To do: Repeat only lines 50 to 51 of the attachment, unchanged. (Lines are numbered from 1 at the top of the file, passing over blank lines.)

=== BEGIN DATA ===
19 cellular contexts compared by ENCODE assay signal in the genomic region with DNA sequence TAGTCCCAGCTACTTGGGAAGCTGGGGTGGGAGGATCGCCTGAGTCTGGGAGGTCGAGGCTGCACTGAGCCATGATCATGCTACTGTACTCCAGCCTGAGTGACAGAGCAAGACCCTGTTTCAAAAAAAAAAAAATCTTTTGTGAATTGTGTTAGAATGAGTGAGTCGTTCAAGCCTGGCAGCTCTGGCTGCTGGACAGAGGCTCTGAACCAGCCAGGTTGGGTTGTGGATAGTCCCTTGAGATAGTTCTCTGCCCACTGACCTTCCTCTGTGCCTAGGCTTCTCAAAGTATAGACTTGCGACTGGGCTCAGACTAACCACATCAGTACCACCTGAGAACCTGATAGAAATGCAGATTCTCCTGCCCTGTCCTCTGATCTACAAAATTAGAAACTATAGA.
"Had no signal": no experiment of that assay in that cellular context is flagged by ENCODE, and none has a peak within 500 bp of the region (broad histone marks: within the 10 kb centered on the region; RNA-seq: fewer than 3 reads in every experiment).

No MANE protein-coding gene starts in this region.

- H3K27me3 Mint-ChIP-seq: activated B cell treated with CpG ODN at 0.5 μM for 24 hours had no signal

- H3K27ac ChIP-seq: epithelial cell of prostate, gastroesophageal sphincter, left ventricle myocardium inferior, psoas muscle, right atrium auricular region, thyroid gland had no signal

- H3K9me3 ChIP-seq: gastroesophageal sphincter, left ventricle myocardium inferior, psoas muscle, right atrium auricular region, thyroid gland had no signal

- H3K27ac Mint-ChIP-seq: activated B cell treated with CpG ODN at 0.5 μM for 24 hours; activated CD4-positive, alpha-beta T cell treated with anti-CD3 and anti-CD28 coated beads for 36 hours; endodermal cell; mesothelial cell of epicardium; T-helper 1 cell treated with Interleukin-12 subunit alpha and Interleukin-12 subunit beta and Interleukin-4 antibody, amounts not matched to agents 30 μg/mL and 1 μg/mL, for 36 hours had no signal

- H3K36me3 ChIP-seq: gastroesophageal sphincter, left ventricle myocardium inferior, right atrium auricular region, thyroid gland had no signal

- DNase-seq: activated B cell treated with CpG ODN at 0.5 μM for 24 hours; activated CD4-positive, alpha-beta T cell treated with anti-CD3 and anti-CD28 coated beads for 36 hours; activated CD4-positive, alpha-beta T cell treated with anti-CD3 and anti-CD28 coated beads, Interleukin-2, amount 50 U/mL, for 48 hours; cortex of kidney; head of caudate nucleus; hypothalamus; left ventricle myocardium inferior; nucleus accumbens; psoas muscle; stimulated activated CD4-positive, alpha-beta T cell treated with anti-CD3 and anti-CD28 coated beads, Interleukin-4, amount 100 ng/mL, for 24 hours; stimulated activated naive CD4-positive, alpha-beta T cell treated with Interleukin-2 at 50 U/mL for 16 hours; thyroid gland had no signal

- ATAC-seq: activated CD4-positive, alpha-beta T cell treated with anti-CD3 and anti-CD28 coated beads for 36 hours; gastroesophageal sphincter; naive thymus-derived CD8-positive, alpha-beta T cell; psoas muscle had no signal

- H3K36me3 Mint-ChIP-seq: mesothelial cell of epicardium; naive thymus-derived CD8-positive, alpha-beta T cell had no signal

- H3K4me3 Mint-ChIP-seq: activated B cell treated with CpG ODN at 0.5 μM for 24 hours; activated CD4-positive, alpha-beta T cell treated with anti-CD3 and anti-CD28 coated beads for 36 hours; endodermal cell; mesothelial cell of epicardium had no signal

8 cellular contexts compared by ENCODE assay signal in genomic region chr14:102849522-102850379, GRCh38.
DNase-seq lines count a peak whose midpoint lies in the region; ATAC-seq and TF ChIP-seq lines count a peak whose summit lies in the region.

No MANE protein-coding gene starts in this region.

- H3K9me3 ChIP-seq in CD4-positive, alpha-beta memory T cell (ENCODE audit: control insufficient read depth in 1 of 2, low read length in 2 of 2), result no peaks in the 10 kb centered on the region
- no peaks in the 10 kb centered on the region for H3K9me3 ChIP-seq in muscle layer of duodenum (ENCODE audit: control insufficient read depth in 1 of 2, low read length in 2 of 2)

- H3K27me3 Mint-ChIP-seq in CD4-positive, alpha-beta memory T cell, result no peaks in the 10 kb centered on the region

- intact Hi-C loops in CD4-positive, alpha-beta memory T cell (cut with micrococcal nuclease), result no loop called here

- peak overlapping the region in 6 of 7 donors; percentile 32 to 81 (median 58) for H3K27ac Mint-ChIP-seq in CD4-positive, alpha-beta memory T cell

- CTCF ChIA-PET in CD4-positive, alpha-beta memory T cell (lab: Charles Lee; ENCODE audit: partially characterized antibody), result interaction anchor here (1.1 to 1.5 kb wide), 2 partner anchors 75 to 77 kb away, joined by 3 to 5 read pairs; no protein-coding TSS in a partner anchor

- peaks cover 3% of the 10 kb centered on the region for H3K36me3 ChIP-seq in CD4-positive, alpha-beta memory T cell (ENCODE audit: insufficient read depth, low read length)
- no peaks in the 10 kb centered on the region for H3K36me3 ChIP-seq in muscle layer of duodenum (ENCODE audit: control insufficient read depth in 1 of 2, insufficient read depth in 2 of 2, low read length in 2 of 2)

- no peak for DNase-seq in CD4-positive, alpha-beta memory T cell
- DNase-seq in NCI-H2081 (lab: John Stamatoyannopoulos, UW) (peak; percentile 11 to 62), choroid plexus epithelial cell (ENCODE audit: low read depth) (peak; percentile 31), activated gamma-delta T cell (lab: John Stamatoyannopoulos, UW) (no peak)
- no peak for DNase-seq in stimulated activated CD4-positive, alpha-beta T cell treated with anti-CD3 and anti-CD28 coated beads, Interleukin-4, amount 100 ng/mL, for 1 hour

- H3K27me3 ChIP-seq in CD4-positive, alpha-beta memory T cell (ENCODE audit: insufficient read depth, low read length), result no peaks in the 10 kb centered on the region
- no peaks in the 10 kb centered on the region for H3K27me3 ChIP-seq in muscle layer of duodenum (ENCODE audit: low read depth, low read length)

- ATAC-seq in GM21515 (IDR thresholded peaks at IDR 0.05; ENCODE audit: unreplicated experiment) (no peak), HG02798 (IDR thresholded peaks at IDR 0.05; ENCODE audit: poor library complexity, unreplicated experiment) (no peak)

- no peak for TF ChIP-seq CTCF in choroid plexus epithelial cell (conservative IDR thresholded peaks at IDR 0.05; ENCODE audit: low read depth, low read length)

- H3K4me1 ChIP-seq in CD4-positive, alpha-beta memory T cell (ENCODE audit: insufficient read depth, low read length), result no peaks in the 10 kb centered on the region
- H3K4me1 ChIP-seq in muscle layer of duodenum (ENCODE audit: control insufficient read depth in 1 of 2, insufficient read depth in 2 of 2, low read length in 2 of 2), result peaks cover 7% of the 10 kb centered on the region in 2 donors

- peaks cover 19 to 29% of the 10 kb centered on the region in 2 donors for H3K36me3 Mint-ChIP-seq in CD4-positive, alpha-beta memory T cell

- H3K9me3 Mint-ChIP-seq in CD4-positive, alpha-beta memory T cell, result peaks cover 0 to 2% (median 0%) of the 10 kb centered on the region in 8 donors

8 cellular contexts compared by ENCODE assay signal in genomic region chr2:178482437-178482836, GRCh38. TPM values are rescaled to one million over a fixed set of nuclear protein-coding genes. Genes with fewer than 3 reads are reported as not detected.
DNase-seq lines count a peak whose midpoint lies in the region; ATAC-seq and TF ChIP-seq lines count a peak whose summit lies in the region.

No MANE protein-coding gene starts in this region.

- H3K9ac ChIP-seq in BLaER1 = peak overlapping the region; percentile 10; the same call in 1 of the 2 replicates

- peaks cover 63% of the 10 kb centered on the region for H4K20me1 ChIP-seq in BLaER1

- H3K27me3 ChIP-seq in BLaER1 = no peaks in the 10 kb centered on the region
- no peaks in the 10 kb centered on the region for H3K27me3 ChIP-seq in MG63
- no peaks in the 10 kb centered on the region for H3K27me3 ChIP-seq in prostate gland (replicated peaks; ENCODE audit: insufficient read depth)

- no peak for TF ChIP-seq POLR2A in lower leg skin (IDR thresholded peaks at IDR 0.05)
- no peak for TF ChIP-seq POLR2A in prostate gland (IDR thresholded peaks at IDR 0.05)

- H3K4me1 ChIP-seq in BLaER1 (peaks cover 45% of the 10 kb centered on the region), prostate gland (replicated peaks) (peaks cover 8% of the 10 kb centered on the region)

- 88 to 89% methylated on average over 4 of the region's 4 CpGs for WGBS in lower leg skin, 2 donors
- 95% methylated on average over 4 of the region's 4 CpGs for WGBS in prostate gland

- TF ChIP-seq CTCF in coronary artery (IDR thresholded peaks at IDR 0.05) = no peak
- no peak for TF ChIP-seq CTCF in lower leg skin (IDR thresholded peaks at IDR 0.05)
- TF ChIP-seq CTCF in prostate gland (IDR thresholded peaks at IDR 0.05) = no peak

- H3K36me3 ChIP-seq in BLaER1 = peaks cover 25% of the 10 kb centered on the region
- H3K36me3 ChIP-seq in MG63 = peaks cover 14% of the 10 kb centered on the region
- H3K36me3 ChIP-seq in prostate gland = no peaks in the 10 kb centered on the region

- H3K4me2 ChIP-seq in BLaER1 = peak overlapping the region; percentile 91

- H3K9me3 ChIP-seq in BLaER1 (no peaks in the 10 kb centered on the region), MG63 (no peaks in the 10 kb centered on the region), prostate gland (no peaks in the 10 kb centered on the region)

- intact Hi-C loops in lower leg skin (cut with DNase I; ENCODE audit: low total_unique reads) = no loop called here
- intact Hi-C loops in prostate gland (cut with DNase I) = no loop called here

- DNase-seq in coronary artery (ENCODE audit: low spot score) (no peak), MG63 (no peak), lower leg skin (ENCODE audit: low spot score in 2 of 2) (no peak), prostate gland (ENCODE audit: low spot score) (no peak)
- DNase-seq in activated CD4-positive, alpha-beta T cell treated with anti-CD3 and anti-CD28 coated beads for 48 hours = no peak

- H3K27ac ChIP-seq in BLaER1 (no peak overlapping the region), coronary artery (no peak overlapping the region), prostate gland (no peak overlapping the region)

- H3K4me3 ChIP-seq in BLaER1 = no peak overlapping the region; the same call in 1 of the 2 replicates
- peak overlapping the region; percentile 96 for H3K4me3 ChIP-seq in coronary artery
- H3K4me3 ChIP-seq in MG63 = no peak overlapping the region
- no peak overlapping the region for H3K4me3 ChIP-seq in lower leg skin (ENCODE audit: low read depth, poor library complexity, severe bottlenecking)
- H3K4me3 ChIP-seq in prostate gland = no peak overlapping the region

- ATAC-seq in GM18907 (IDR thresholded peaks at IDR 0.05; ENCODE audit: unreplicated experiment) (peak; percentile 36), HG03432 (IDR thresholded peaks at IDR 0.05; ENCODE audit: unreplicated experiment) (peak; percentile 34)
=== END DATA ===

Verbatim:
- TF ChIP-seq CTCF in prostate gland (IDR thresholded peaks at IDR 0.05) = no peak

- H3K36me3 ChIP-seq in BLaER1 = peaks cover 25% of the 10 kb centered on the region